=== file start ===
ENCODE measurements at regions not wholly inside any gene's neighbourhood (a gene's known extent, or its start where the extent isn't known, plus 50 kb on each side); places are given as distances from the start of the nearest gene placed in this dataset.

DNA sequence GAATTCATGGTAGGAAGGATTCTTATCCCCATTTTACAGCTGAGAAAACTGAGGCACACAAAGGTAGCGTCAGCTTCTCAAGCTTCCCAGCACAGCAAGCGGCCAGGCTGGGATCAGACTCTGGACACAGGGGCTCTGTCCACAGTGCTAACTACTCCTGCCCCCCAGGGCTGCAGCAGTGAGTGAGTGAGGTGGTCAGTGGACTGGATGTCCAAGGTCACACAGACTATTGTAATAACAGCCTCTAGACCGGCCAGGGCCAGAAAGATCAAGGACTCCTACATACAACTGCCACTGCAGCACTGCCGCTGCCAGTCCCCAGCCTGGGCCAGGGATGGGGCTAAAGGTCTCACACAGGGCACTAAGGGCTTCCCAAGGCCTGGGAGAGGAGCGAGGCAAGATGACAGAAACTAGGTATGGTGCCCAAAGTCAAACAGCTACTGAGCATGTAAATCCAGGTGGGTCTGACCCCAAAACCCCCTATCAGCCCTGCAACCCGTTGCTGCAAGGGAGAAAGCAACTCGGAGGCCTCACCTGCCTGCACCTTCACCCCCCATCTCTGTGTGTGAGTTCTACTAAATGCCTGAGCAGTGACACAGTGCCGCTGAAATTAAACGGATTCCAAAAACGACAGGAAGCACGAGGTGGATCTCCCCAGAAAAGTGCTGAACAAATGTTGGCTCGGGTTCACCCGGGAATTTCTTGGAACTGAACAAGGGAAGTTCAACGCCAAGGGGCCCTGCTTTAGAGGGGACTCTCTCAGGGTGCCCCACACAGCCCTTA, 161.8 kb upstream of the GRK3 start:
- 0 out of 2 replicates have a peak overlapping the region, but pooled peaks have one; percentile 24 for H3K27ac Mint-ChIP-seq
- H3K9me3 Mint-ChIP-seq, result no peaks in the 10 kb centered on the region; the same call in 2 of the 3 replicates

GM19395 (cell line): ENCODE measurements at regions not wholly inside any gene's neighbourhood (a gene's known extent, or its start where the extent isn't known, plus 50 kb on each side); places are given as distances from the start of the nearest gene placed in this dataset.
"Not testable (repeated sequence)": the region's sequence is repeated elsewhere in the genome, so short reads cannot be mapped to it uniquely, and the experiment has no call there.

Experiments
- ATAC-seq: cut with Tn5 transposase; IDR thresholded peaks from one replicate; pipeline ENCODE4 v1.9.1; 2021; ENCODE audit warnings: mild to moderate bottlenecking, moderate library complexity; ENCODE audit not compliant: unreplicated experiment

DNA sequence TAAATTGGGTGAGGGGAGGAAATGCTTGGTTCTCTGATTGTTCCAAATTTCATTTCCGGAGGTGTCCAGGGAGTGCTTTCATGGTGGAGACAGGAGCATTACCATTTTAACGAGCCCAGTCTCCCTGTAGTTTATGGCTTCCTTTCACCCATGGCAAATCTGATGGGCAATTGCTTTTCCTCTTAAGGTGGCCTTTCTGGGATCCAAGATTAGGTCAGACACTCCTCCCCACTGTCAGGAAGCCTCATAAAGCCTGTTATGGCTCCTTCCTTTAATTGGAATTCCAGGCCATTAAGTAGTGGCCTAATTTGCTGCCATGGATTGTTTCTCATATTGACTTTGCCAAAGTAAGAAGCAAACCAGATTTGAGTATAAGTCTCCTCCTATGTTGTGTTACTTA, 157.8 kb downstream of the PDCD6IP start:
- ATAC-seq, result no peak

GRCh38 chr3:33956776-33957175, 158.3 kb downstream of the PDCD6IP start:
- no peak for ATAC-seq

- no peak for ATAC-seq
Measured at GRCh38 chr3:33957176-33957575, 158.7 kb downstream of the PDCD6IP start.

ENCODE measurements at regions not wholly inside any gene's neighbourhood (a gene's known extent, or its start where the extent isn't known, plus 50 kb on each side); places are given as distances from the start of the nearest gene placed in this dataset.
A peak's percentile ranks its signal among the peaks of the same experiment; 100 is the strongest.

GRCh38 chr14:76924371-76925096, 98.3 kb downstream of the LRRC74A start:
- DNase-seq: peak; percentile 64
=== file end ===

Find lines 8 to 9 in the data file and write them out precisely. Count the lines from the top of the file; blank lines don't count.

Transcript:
- ATAC-seq: cut with Tn5 transposase; IDR thresholded peaks from one replicate; pipeline ENCODE4 v1.9.1; 2021; ENCODE audit warnings: mild to moderate bottlenecking, moderate library complexity; ENCODE audit not compliant: unreplicated experiment

DNA sequence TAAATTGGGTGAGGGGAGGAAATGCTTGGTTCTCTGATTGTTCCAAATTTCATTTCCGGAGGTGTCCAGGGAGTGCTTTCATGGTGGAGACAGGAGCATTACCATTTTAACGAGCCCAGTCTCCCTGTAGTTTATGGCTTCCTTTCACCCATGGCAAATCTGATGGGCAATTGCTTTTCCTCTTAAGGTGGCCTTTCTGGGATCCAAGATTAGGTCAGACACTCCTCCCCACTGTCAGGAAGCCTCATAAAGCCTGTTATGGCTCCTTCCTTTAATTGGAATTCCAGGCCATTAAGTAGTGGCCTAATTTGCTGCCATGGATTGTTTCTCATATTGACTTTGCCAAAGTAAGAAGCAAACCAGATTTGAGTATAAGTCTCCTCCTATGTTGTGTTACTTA, 157.8 kb downstream of the PDCD6IP start: